Friday photo: Turkmenbashi in pictures

Credit: IGOR SASSIN/AFP/Getty Images While the 5 million Turkmen who lived under the crushing rule of President-for-life Saparmurat Niyazov for 21 years are likely (and understandably) grateful about their leader’s untimely demise, the wacky world of dictators just got a little less interesting for us watchers of international affairs. Passport brings you a mini photo ...

605310_turk_statue5.jpg
605310_turk_statue5.jpg

Credit: IGOR SASSIN/AFP/Getty Images

While the 5 million Turkmen who lived under the crushing rule of President-for-life Saparmurat Niyazov for 21 years are likely (and understandably) grateful about their leader’s untimely demise, the wacky world of dictators just got a little less interesting for us watchers of international affairs. Passport brings you a mini photo essay, highlighting some of Turkmenbashi’s loonier moments:

(at left) Standing in the capital city of Ashgabat, this imposing statue is just one of the countless monuments to Turkmenbashi across Turkmenistan, including a massive golden effigy of Niyazov that rotates so the sun always shines on his face.



Credit: IGOR SASSIN/AFP/Getty Images

While the 5 million Turkmen who lived under the crushing rule of President-for-life Saparmurat Niyazov for 21 years are likely (and understandably) grateful about their leader’s untimely demise, the wacky world of dictators just got a little less interesting for us watchers of international affairs. Passport brings you a mini photo essay, highlighting some of Turkmenbashi’s loonier moments:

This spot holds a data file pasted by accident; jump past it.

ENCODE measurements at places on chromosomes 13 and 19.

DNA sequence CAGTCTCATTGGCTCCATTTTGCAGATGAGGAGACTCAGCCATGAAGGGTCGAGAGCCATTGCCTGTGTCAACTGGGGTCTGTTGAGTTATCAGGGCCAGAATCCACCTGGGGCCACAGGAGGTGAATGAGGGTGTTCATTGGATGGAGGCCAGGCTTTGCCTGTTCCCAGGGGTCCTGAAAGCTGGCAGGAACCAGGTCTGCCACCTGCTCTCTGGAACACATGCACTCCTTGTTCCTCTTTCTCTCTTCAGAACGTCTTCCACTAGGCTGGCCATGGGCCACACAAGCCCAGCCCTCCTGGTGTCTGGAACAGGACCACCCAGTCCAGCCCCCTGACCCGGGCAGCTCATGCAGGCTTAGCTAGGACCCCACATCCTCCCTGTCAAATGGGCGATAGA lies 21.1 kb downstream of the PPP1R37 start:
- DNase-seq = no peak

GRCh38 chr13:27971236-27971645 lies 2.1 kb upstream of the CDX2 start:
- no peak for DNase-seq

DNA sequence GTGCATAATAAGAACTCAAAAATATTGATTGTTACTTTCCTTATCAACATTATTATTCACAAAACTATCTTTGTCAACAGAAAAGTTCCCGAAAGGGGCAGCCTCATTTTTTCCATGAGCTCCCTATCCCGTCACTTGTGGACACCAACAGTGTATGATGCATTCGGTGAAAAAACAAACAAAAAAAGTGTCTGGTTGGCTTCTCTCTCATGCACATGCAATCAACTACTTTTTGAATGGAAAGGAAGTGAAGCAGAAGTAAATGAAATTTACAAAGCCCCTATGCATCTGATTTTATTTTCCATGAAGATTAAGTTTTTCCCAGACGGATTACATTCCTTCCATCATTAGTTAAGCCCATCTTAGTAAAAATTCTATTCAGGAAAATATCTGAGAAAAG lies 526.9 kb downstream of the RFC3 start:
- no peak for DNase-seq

(at left) Standing in the capital city of Ashgabat, this imposing statue is just one of the countless monuments to Turkmenbashi across Turkmenistan, including a massive golden effigy of Niyazov that rotates so the sun always shines on his face.

(at right, below) A young Turkmen woman votes in the 2004 parliamentary elections under Turkmenbashi’s watchful eye. Opposition parties were, of course, illegal under Niyazov’s rule, and all of the candidates were carefully vetted. The self-proclaimed “father of all Turkmen” served as President for Life and Chairman of the Cabinet of Ministers, thereby having sole authority over both the executive and legislative branches. And he appointed all of the Supreme Court justices, too.
Credit: STR/AFP/Getty Images




(at left, above) A group of Turkmen girls pass by a pile of melons on “Melon Day,” celebrated on August 13 this year. In honor of the holiday, a melon was named after Turkmenbashi, joining a park, several cities and the month of January.
Credit: IGOR SASSIN/AFP/Getty Images


(at left, above) This book-shaped building, “The House of Free Creativity,” was officially built to promote a free press in a nice bit of Orwellian doublespeak. Turkmenbashi’s government kept tight reins on journalists and free speech, controlling the media and sending dissidents to psychiatric hospitals.
Credit: STR/AFP/Getty Images

(at right, above) The Ruhnama, or Book of the Spirit, is one of several books written by Turkmenbashi, who considers himself a poet. A spiritual and historic guide for Turkmen, it is required reading for passing drivers’ tests and for schools.
Credit: ANTOINE LAMBROSCHINI/AFP/Getty Images

For more of Turkmenbashi’s greatest hits, check out the Guardian’s The Personality cult of Turkmenbashi and the exceptionally well timed Turkmenistan travelogue from journalist and film maker Waldemar Januszczaj in the December 17 Sunday Times Magazine.

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